What Are You, Some Kind of Moron? Civility in the Workplace

You got a problem with this blog post? What are you some kind of moron?


Chances are that you’ve probably worked for an organization or had clients who thought that being a jerk was a key to their success. Early in my work life I worked for a company where the CEO acted like a crime boss and would verbally abuse people in meetings. This culture permeated throughout the organization leading to high turnover and burnout. The CEO was wealthy, and the company was profitable, but there’s a chance it could have been even more wealthy and profitable had it followed the advice of Christine Porath in her Ted Talk Why Being Respectful to Your Co-Workers is Good for Business.


Porath and her colleague Christine Pearson conducted a survey quantifying the role that incivility plays in demotivating employees. It turns out that being rude to employees makes them less motivated, worry more, or quit their job.


Asking people if they are a moron is not much of a motivator. Who knew? Perhaps this means that the way to suffer fools is gladly, and not just at work. It’s not always easy – occasionally you do run into people that leave you wondering if they mentally checked out to the point where you want to shake some sense into them. But then shaking them is more likely to lead to brain injury, which is the opposite of the intention of shaking sense into them. The lesson then is that shaking people does not ever have the desired effect of either motivating or knocking sense into someone.


(Just a side note: I do not ever seriously advocate shaking or physically abusing anyone.)


As you’ve no doubt guessed, I left that job with the bullying CEO and went on to other positions with other companies, some more civil than others. As a freelancer, I find that my clients and I often treat other with mutual respect, but that doesn’t always work out.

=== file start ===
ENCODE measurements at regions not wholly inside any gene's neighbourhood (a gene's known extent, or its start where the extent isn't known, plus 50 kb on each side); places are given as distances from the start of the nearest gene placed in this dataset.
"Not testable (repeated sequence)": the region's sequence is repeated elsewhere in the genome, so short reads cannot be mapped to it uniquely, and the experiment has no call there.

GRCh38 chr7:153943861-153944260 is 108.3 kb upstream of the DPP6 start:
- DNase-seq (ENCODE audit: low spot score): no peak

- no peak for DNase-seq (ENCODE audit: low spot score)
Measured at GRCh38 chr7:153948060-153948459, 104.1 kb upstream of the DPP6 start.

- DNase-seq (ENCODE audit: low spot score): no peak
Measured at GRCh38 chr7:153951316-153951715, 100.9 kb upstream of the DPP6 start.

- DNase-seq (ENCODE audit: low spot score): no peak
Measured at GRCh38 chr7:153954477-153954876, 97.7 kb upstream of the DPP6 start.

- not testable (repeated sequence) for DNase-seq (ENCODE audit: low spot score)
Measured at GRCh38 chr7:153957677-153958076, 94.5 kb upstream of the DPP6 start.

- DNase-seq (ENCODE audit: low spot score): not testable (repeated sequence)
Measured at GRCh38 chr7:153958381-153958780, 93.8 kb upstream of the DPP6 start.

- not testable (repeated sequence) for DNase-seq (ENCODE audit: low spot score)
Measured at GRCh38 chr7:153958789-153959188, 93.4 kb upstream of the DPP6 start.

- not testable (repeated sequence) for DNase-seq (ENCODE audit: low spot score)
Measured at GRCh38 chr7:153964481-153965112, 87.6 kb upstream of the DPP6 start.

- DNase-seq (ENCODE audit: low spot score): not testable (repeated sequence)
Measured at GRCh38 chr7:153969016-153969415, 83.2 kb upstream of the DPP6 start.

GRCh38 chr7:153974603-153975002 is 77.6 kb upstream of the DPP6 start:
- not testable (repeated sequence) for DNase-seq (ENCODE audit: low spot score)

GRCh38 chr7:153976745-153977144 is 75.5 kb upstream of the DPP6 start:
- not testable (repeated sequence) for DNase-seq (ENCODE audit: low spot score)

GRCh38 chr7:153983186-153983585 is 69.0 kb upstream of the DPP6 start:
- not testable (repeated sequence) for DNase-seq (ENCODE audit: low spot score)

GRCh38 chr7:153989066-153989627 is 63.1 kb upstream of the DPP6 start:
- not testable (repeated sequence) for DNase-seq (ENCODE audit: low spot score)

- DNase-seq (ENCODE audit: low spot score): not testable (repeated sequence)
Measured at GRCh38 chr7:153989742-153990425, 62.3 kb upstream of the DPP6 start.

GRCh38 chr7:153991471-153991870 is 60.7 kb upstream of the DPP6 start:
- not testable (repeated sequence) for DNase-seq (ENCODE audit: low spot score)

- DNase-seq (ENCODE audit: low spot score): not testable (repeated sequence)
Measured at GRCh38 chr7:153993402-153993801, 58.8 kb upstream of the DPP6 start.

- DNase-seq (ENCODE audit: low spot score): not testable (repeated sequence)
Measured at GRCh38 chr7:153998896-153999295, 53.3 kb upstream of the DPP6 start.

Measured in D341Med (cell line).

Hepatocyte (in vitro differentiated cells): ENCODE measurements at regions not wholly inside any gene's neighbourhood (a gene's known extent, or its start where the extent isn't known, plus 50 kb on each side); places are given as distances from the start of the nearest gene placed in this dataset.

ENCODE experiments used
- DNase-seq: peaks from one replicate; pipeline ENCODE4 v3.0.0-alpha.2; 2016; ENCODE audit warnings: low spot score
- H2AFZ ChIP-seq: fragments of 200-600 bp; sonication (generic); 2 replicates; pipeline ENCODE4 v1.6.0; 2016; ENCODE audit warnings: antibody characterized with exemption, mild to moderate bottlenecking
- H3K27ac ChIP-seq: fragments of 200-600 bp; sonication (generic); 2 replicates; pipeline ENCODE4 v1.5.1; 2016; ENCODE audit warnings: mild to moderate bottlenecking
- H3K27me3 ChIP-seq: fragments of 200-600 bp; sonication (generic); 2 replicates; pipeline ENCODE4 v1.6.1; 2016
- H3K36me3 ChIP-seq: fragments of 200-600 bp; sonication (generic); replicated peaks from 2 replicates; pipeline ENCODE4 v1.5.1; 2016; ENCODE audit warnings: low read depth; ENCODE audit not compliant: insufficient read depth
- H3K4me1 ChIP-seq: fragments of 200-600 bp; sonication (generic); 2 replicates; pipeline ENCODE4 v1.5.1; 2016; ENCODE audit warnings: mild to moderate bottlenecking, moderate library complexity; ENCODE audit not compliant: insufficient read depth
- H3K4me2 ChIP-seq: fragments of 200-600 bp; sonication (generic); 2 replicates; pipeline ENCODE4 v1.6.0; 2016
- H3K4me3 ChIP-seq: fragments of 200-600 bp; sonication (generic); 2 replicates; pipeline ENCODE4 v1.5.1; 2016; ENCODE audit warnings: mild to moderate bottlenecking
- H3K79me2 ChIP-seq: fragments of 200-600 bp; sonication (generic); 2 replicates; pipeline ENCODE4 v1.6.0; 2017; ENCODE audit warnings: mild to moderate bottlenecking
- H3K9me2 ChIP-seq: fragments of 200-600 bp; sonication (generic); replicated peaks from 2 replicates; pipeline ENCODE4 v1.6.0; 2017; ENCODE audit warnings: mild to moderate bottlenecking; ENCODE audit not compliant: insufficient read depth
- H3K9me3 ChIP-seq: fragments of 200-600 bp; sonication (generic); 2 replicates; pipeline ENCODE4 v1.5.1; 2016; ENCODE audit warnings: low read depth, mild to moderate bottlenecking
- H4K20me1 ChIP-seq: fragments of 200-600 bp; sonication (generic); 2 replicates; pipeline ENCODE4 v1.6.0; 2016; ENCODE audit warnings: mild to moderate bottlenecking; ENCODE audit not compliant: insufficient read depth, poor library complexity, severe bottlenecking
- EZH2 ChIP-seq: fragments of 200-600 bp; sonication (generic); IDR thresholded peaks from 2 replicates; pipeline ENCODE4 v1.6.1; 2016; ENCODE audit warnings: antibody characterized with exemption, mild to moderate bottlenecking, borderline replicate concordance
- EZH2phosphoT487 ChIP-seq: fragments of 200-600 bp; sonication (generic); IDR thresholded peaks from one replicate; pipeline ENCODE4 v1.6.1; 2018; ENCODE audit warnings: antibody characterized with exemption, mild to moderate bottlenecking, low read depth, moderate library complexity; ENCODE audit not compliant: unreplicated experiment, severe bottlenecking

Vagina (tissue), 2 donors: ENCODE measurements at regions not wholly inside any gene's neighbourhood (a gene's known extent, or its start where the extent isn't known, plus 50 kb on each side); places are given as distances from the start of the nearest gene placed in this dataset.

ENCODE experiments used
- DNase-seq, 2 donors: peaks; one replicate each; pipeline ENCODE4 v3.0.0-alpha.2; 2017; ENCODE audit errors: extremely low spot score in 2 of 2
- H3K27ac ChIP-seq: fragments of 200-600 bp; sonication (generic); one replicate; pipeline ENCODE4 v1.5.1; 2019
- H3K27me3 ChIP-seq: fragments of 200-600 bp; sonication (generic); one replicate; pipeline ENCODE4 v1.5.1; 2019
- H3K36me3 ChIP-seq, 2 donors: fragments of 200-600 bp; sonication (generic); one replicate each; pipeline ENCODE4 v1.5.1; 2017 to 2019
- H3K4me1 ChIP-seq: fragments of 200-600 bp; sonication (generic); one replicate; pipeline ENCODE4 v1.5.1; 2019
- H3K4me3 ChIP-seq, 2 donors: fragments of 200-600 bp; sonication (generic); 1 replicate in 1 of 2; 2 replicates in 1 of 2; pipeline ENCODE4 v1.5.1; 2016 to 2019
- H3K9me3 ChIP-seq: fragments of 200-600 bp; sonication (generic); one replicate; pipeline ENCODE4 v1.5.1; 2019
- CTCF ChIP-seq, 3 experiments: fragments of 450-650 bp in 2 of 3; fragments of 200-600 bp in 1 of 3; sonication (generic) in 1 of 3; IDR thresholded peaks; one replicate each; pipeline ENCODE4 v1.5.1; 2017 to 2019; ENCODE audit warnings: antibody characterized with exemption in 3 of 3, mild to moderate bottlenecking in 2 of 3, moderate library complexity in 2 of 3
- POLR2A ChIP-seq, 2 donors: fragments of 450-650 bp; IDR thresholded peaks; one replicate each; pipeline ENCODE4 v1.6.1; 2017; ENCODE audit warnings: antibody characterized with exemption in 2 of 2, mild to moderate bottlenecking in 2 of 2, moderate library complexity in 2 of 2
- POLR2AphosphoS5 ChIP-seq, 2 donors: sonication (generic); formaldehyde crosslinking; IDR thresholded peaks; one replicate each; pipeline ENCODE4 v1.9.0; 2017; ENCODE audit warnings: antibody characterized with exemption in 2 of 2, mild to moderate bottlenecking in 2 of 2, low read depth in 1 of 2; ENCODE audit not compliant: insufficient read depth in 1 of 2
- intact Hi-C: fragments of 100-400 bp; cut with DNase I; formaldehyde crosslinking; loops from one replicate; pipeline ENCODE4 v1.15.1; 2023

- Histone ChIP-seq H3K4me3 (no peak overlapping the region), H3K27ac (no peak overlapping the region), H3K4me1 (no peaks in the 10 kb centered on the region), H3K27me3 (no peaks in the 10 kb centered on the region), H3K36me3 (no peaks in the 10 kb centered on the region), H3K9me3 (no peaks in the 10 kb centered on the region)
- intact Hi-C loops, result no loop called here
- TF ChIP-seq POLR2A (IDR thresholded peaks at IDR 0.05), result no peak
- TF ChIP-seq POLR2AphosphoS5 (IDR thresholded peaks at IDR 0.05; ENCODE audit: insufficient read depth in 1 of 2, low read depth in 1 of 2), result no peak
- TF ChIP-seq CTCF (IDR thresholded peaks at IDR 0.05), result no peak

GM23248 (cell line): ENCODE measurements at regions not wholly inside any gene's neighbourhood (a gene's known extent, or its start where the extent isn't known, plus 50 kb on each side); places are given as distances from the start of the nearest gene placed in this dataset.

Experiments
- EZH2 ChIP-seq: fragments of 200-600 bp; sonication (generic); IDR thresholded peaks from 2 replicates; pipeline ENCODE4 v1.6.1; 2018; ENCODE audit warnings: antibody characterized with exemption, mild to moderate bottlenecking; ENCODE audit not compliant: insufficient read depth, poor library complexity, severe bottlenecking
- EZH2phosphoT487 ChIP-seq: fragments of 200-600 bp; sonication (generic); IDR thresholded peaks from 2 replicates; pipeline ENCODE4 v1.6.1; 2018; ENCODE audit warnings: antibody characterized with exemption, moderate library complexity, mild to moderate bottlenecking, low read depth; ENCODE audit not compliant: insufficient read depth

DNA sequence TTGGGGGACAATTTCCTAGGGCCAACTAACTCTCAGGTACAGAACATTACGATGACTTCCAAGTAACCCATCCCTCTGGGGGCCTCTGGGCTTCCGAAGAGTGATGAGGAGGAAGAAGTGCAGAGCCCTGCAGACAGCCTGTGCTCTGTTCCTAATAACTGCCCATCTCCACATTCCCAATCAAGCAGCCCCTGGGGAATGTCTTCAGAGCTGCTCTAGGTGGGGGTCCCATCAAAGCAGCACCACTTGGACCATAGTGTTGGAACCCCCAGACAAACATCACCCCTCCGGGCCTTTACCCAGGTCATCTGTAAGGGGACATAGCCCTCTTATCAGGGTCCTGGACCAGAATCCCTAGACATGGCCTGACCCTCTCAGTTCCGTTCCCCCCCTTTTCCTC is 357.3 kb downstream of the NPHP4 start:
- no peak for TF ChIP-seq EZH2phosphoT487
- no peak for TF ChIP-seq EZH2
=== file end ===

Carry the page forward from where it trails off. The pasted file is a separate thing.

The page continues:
Once I was in a session with some tricky jargon in a field in which I did not have a background. I spent some time the night before the session looking up pronunciations of the words. During the session, with the end client on the phone, I asked the end-client to clarify pronunciation and tripped over some of the sentences which necessitated alternate takes – not unusual in the voiceover business. In fact, nailing a read the first time is highly unusual.


At the end of the session the end-client said something to the effect of: “This has been a waste of time and Chris needs to come to the session better prepared.” I was taken aback. Before I could respond she hung up the phone. Was she really expecting that I nail five syllable words I’ve never used before on the first take?


Her comments were passive-aggressive, rude and uncivil. As a freelancer, I value every client that wants to pay me to voice their script, but this end-client motivated me to not want to work with her again with her dismissive comments about my effort.

So the bottom line is this: treat your co-workers, employees, freelancers and clients with respect. Your business will be better for it.

Warm, friendly, professional voice talent specializing in corporate narration, explainer videos, and e-learning. Most projects are turned around within 24 hours from my studio. 






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